Following renovations of the exhibition space and a reorganisation of the stock, with many new additions including original paintings, early works, graphic works and tapestries, the permanent Hundertwasser exhibition at KUNST HAUS WIEN has a new look. One reason for the changes was that after the conclusion of the exhibition at Kunsthalle Bremen in mid-February 2013, a number of works were once again placed on loan, this time to the Belvedere for the exhibition “Hundertwasser, Japan and the Avant-Garde”, being shown through 30 June 2013.
Visitors who are familiar with the Hundertwasser exhibition at KUNST HAUS WIEN will first notice the new selection of works done by Hundertwasser in his youth. These early works, done in pencil, coloured pencils and watercolours, are extremely sensitive to light, and after being exhibited for a considerable length of time require a period of rest in lightproof storage.
The two works JW 44 / 1 DANUBE NEAR KAHLENBERGERDORF and JW 46 / 3 SCHWALLENBACH FROM THE SOUTH, which have only been exhibited three times since they were painted in 1944, are remarkable for their delicacy of line and freshness of colour. One noteworthy exhibition in which they appeared was the one held at the Jewish Museum in Rendsburg in 2008, which presented the largest number of Hundertwasser’s early works since the exhibition within the Graphic Art Collection of the Albertina in 1974, at which time his juvenilia was first catalogued.
The work JW 76 TERRACED LANDSCAPE NEAR STIEFERN is interesting for more than one reason: artistically, first of all, because the stripes of the terrace layers are the visually experienced origin of the sediment-layer lines. Striped material, particularly in the form of spiral lines, recurs repeatedly in Hundertwasser’s later works. The biographical aspect is also interesting, since Hundertwasser painted this work during a stay at Stiefern in a children’s home on Kalvarienberg mountain, a facility where children from the city spent their holidays. From the beginning of World War II until after the end of the war, many children from Germany and Austria found refuge in Stiefern, where they were able to recover their health and recuperate from the psychological strain of the air raids.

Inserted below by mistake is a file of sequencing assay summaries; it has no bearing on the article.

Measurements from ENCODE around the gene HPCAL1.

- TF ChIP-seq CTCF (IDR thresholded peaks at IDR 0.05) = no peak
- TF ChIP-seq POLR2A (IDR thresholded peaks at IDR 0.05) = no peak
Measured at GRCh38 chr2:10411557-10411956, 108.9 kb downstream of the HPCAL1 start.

For the first time at KUNST HAUS WIEN, it is also possible to see the next stage in Hundertwasser’s artistic development: the works he created at the Academy of Fine Arts in Vienna, where he studied for only three months. The acute-angled, linear structure and geometrically patterned composition of JW 187 / 40 FEMALE NUDE SEATED IN A CHAIR ON A PODIUM (1949) and JW 172 / 38 NUDE, UPRIGHT (1948) clearly show the influence of his teacher, Robin Christian Andersen. It is not surprising that after this short period of formalistic study, Hundertwasser arrived at the conviction that training at the Academy would not contribute anything important to his development as a painter.
One much-travelled work, which has been shown internationally at numerous exhibitions, in particular during the years 1975–1986, is now back at KUNST HAUS WIEN and exemplifies Hundertwasser’s independent artistic approach in the early 1950s: The watercolour 130 IF I HAD A NEGRESS I WOULD LOVE AND PAINT HER was painted during a sojourn in Styria, but reflects the strong impact of Hundertwasser’s impressions of Morocco and Tunisia, which he visited in 1951.
A few years later, Hundertwasser painted 185 I CAPELLI DELLA CITTA THE HAIR OF THE CITY - THE CHURCHES OF THE DAY, which has never been exhibited at KUNST HAUS WIEN before. This work is typical of the fluid spiral lines in Hundertwasser’s works of the 1950s, after he embraced the spiral motif in 1953.
An unusual work that was never displayed in public until the exhibition in Marseille in 2012 is 446 MENU PER LA COLOMBA - MENU FOR LA COLOMBA, done in Venice in 1960. It was most likely a design for a restaurant menu, but there is no record of whether the menu was actually produced.